John Scofield on the Old Town Square

Thanks to a festival Rudy Linka organized in the main squares of several Czech cities, both residents and tourists were given a chance to see John Scofield at a rare free gig. Scofield is one of the few names of modern jazz known to the wider public. Playig with bassist Matt Penman and Bill Stewart on the drums, he made a powerful appearance on the Old Town Square.

John Scofield Linka, a Czech- American jazz guitarist, is himself quite renowned, has released nearly a dozen CDs and won recognition of the foreign audience. He has staged the Bohemia JazzFest series of concerts for the third time. The last year is thought to have been a success, with well- known performers and an estimate of 40, 000 people attending the various events.

Around 8, 15 pm Linka welcomed the star with a glass prize, given at the festival for the first time, and the festival’s sponsor, Pilsner Urquell supplied 10 000 dollars for the trio. I believe it surely worked as a substitute for an audition. Pavel Bem was among those who presented the prize to the guitarist, although his appearance did not seem to enchant the public.

Scofield, a former co- player of the modern jazz superstar Miles Davis, is a key protagonist of the fusion subgenre. Such a sentence would arouse disagreement about many, since he isn’t bound by a single style, not even such a broadly defined one. He was always close to jazz funk, but that didn’t prevent him from releasing a dance- influenced album and some more traditional, calm works. A regular collaborator of other major jazzmen, Scofield seems comfortable with the open, ever- changing yet recognizable style he established for himself.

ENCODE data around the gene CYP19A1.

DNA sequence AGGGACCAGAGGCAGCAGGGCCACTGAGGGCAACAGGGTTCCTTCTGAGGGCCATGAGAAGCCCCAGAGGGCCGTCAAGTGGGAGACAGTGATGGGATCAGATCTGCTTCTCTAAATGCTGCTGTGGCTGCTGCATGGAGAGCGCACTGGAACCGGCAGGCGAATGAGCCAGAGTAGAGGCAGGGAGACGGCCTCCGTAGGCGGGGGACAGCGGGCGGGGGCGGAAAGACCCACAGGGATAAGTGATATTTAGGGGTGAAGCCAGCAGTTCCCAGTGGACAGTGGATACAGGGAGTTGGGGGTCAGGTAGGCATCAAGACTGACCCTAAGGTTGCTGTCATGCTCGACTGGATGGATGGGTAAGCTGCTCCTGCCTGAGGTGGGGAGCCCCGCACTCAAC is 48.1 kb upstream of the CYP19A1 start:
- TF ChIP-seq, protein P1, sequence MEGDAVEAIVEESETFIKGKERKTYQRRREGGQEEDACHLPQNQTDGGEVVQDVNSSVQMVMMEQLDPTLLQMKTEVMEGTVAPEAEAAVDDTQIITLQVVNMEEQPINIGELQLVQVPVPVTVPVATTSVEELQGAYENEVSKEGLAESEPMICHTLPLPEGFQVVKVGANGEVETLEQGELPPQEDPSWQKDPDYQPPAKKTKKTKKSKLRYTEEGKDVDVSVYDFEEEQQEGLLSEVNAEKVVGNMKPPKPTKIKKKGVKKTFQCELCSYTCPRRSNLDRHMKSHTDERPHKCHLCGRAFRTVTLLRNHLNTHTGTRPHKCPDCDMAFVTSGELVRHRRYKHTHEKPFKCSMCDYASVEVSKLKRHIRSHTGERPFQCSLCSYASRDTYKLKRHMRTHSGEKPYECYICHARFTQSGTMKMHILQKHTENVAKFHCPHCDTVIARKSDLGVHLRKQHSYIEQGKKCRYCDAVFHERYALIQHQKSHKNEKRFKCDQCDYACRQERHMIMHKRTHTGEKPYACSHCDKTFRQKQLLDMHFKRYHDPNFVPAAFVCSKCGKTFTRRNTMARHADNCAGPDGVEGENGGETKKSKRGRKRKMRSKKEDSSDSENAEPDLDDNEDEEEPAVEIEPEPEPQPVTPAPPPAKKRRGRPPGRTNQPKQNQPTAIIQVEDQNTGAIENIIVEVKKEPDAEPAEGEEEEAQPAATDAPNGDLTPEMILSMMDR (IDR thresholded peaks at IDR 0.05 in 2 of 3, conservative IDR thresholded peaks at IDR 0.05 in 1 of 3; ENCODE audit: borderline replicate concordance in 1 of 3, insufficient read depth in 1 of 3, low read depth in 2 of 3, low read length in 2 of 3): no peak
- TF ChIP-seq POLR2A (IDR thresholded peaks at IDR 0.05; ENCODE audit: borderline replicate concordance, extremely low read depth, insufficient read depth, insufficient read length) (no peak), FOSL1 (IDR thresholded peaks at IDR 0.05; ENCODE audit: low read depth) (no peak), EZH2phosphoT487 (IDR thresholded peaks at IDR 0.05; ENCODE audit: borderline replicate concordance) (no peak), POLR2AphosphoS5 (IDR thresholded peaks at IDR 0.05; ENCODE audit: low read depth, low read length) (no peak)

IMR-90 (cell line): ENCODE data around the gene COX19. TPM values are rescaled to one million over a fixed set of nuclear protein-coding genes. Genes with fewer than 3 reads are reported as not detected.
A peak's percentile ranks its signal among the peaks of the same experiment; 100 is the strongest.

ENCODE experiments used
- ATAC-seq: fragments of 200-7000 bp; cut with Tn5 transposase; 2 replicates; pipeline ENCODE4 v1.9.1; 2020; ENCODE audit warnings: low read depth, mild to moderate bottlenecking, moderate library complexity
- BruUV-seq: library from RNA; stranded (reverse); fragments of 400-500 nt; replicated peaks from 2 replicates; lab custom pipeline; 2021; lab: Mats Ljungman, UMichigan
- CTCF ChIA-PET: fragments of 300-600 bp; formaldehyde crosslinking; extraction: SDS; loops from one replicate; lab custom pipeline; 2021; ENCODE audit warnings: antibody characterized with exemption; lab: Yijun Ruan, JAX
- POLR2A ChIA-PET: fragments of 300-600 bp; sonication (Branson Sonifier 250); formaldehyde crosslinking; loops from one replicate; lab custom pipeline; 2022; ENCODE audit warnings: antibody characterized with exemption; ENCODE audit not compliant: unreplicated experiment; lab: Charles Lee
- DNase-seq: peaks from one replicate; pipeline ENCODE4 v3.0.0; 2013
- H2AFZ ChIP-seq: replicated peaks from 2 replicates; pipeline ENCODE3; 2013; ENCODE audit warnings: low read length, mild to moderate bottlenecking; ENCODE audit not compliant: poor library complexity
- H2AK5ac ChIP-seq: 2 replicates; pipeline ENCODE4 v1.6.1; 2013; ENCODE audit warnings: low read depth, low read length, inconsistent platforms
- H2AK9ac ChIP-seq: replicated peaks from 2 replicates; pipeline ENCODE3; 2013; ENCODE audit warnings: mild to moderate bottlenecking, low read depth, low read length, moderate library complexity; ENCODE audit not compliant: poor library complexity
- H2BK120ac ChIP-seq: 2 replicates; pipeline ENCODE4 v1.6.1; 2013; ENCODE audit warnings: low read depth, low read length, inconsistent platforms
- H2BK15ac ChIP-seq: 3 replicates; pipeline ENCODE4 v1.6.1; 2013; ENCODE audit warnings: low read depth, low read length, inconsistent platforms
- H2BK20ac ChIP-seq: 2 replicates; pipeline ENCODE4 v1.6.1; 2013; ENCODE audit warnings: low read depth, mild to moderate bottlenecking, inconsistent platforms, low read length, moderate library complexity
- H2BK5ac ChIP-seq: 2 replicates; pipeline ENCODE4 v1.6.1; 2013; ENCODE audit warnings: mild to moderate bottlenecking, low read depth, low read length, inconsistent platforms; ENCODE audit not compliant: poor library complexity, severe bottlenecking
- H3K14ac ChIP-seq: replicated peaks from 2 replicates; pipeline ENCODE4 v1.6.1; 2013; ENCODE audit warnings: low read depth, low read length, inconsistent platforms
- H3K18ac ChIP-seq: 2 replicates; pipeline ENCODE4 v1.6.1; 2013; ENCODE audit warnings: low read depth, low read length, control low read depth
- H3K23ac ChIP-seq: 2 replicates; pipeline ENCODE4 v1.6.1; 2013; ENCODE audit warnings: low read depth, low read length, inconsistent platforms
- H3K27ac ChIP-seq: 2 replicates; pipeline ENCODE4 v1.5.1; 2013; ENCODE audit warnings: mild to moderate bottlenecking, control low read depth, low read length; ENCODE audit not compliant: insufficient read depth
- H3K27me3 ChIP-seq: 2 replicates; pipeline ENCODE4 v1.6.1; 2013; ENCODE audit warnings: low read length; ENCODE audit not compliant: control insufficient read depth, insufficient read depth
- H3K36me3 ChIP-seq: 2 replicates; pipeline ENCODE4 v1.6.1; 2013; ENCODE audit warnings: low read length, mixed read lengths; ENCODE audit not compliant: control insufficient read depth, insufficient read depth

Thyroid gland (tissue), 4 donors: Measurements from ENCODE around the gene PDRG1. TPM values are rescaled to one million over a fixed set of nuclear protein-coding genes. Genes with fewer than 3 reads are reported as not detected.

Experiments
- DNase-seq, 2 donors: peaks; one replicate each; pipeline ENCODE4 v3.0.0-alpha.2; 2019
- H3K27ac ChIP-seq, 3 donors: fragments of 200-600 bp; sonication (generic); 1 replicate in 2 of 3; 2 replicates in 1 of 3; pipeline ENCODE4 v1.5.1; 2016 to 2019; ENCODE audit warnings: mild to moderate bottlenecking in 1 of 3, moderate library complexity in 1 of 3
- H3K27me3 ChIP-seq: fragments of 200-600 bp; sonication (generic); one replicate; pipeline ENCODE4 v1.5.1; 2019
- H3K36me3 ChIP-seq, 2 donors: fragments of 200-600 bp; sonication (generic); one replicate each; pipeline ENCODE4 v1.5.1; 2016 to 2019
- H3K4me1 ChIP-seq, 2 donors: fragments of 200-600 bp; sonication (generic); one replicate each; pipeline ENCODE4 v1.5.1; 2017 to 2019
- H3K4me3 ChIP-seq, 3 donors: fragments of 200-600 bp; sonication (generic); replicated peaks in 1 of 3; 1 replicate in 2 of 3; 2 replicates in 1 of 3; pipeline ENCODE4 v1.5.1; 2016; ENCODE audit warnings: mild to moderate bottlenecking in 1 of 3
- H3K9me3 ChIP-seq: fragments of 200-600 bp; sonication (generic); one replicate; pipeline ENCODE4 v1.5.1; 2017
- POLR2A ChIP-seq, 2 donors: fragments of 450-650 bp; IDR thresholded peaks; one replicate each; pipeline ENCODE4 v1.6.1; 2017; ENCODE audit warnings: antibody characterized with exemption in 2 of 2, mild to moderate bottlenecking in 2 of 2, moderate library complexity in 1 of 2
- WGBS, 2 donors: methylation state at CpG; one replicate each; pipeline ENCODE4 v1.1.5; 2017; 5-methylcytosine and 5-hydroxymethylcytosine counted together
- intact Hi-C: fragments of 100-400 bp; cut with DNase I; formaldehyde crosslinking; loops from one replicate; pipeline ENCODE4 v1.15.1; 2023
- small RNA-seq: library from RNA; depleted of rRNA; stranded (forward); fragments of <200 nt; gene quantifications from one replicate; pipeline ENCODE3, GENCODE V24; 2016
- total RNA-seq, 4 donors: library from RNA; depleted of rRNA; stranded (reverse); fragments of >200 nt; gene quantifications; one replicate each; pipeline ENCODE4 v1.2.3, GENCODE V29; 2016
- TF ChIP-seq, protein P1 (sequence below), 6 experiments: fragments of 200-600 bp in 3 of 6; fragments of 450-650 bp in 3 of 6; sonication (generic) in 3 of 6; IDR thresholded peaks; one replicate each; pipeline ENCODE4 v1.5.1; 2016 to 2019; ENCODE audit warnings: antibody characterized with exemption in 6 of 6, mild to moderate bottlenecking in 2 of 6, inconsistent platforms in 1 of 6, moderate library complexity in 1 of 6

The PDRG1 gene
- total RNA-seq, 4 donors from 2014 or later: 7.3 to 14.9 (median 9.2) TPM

The show was both powerful and modest. Three people on the stage, enjoying themselves while playing some jazzed- up versions of classic rock songs, couple of standards and several pieces from Scofiled himself. The solos were intriguing, the players having a balanced share of time to present themselves. Scofiled was, of course, particularly interesting, using various effects, at times switching to odd and painful guitar sounds, constantly on the edge between established styles. And there were moments, when it seemed like two guitarists playing at once, as he played the high and low strings almost simultaneously, but developing a slightly different melody on each. He would need a third hand to make his play any richer. Shifting moods, the performance would easily slide from slow melancholy to relaxed mid- speed ride to a jazz- rock Satisfaction re- boot.

It wouldn’t be just to omit a mention of his co- players, who proved to be masterful craftsmen, smoothly handling both the support and the difficult improvised solos.

There were three preceding appearances that day which I do not mention only because I didn’t attend them, though I believe they were worthwhile. The festival went on for three more days, consisting of many appearances of bands from all over the world. It spent another night at the Old Town Square, then moved to Domazlice , Plzen (Pilsen), Prahcatice or Ceske Budejovice. Another big name, Victor Wooten, appears on the second Prague night.

1 Comments for John Scofield on the Old Town Square

  1. Prague said,

    Jul 26, 06:46 #

    It’s a pitty that I have missed to visit that free concert. Thanks for the report.


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